Recently, Harvard scientists took on the challenge of expanding the catheter's capabilities to address specific requirements of open heart surgery while simultaneously offering a significantly less invasive approach to complex cardiac procedures.
The research team was led by Robert D. Howe, Abbot and James Lawrence Professor of Engineering at the Harvard School of Engineering and Applied Sciences along with Dr. Pedro del Nido, Chief of Cardiac Surgery at Children's Hospital Boston.
(image courtesy of Harvard University)
Traditionally, open-heart surgery is expensive and dangerous, typically requiring patients to be placed on the surgical heart-lung equipment, and often is plagued by side effects ranging from loss of cognition to loss of life.
However, with the team's research, a different option is now available. Equipped with the ability to quickly and flexibly interact with rapidly moving structures inside a beating heart, this "cathbot" is a robotic actuated catheter system that can compensate for the rapid heart movement while performing surgery on the delicate structures of the cardiac organ.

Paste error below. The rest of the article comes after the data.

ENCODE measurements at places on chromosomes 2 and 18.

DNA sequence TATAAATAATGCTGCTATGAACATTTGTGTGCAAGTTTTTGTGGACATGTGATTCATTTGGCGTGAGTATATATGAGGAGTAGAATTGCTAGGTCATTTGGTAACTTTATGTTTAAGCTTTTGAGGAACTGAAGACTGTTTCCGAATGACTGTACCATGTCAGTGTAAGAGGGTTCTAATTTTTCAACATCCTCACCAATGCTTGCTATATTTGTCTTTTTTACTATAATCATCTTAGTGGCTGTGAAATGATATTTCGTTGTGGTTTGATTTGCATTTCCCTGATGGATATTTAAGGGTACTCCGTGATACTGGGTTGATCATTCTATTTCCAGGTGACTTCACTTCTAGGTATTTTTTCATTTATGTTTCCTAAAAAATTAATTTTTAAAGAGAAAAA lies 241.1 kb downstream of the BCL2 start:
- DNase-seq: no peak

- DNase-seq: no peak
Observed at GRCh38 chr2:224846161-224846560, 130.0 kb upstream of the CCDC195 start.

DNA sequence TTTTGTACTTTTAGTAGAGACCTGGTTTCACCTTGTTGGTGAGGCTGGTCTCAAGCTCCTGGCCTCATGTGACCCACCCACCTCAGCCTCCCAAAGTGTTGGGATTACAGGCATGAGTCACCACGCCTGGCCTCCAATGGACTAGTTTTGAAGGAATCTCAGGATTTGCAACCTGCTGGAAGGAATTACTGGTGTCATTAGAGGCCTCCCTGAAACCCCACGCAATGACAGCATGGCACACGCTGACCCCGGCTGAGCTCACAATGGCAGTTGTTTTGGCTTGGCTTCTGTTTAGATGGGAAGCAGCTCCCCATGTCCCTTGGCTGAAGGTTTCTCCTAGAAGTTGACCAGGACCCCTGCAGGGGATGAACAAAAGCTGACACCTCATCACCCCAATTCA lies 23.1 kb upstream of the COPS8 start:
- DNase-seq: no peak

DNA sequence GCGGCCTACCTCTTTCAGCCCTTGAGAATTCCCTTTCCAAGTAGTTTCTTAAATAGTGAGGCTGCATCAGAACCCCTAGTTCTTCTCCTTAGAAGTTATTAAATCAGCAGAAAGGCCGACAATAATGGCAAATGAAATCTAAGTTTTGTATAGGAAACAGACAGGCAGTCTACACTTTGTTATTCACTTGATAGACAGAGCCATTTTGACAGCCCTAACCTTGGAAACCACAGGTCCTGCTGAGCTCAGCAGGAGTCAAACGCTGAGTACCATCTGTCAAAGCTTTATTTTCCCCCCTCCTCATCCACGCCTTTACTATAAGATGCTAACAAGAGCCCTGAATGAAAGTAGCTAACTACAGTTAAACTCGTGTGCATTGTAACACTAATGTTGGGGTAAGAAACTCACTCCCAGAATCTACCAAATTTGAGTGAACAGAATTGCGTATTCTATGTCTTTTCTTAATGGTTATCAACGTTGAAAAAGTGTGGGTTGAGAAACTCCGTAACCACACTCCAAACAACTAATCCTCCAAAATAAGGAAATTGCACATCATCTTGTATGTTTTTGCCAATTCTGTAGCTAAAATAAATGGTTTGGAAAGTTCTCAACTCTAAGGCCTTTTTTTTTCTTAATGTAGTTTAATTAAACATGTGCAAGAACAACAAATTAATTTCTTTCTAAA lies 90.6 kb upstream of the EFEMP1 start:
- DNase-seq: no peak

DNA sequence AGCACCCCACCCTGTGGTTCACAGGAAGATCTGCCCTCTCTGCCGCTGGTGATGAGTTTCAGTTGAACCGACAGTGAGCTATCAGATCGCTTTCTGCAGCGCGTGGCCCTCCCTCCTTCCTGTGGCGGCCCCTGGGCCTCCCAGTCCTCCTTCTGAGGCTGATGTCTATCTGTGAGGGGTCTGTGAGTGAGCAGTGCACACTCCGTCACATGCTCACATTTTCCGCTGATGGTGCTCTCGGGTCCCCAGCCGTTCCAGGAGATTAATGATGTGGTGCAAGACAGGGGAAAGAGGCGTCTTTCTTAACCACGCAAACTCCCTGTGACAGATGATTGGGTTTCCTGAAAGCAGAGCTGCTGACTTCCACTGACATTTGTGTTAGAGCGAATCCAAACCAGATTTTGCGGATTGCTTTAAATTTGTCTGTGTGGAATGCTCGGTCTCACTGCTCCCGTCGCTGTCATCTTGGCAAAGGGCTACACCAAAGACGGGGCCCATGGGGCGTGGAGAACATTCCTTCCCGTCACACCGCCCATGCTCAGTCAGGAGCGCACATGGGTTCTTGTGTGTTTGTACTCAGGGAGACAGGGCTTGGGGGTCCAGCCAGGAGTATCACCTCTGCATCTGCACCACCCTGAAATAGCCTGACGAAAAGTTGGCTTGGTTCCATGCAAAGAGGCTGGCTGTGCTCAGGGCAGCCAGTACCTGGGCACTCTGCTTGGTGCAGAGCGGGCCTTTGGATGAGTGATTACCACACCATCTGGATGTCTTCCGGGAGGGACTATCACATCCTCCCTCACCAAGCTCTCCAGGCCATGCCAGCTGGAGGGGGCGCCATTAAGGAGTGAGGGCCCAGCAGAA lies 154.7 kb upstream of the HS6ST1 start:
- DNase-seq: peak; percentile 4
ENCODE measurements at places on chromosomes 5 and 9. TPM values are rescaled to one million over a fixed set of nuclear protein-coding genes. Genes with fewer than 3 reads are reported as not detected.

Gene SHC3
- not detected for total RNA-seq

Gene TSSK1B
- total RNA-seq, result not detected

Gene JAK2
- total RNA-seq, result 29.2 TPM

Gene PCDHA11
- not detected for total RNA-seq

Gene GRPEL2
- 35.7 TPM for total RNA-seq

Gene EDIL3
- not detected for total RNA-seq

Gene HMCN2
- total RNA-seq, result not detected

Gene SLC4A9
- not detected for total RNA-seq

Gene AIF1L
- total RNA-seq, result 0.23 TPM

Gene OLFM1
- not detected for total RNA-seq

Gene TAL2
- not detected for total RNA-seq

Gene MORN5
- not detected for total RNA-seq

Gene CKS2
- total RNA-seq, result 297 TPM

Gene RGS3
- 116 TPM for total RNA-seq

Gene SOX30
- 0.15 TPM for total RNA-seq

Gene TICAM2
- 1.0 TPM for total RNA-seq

The cathbot is made up of a cardiac-interior catheter module, a 3D ultrasound imaging system that visualizes the catheter and tissue of interest, and a system that directs the robot to follow a specific path based on the ultrasound imaging.
Image courtesy of Harvard SEAS
This technology enables less-invasive surgical procedures to be performed, minimizing the risk of fatalities and eliminates a large percentage of the mistakes due to human error. Large incisions do not have to be made, and the patient doesn't have to rely on heart-lung bypass machines or sedatives.
The Harvard team is now exploring the possibilities involved with using the technology for heart valve repair, cardiac tissue resection, biopsies, and electrophysiology procedures. Their end goal is to commercialize the research to make less-invasive procedures in hospitals available to patients.
Source: Harvard School of Engineering and Applied Sciences.
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